Eight urban transit operating-cost models were reviewed to determine their value as forecasting tools. The models were found to have structural problems. In the average-daily-cost model and annual-cost model, the association inputs with outputs was assumed to have a strong positive correlation. Case-study transit system data were used to test these relationships. The findings indicate that these two models were not reliable because strong positive correlations existed in too few of the expected relationships. The eight models were not designed to include variables that measure the influence of institutional factors on operating costs. The necessity to subsidize transit operations has led to increasing involvement of the public sector in transit operating decisions. Planners are advised to refrain from relying totally on any of the eight models for estimation of operating costs. Such additional techniques should be considered as developing probabilities of changes in cost categories and generating alternate scenarios of operating conditions. (Author)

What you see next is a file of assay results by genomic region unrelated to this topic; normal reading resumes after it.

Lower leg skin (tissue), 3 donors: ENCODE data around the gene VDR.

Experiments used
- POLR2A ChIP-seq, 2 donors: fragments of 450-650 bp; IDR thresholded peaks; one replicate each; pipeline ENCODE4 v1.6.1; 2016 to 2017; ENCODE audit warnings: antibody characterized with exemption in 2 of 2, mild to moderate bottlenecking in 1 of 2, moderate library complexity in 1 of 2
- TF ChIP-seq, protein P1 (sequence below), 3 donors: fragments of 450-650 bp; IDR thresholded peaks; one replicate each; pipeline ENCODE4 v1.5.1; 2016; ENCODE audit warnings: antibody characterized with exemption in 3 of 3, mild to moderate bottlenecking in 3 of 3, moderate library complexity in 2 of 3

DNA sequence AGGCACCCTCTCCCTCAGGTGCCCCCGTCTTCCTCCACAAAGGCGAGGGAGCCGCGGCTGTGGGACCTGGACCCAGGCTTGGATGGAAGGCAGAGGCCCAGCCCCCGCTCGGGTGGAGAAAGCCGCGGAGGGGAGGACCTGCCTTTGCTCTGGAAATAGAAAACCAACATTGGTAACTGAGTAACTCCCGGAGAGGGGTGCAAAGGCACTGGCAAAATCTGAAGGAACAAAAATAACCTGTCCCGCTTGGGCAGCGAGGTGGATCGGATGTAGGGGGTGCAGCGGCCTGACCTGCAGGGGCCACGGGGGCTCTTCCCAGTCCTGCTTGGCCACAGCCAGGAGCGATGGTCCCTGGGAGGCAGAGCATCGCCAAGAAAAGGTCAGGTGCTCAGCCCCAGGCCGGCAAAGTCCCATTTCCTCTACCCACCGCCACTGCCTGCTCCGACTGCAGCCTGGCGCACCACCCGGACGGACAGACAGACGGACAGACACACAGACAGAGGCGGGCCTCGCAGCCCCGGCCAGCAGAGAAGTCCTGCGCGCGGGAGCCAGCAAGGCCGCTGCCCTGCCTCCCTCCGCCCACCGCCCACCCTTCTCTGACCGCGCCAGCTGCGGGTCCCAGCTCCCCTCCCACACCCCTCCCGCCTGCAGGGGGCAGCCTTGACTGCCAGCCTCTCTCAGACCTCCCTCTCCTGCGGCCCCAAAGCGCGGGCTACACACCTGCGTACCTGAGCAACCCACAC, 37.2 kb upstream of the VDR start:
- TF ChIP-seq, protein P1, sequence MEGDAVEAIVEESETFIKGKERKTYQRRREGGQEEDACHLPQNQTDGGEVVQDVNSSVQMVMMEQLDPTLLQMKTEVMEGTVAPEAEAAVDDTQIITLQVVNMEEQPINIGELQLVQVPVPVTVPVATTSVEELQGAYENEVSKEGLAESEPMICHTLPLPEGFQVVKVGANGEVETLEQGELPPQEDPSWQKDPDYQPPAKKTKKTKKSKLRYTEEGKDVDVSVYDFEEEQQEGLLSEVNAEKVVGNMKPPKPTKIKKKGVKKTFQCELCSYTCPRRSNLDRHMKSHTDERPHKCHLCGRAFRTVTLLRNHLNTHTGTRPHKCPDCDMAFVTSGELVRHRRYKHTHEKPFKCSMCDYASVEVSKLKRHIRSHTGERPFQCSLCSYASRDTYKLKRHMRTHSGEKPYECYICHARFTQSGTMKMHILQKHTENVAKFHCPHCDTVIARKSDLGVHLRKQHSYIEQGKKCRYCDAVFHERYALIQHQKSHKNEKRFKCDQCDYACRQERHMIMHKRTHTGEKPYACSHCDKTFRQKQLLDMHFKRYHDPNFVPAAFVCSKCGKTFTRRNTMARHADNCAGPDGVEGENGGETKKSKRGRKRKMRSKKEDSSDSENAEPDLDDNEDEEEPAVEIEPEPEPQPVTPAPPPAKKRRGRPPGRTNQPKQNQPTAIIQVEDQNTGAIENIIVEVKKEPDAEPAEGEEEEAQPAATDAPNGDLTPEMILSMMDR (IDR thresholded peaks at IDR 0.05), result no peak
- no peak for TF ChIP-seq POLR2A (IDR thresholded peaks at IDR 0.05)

Media Info

  • Media Type: Print
  • Features: References; Tables;
  • Pagination: pp 40-47
  • Monograph Title: Public Transportation Planning
  • Serial:

Subject/Index Terms

Filing Info

  • Accession Number: 00331056
  • Record Type: Publication
  • ISBN: 0309031036
  • Files: TRIS, TRB
  • Created Date: Oct 28 1982 12:00AM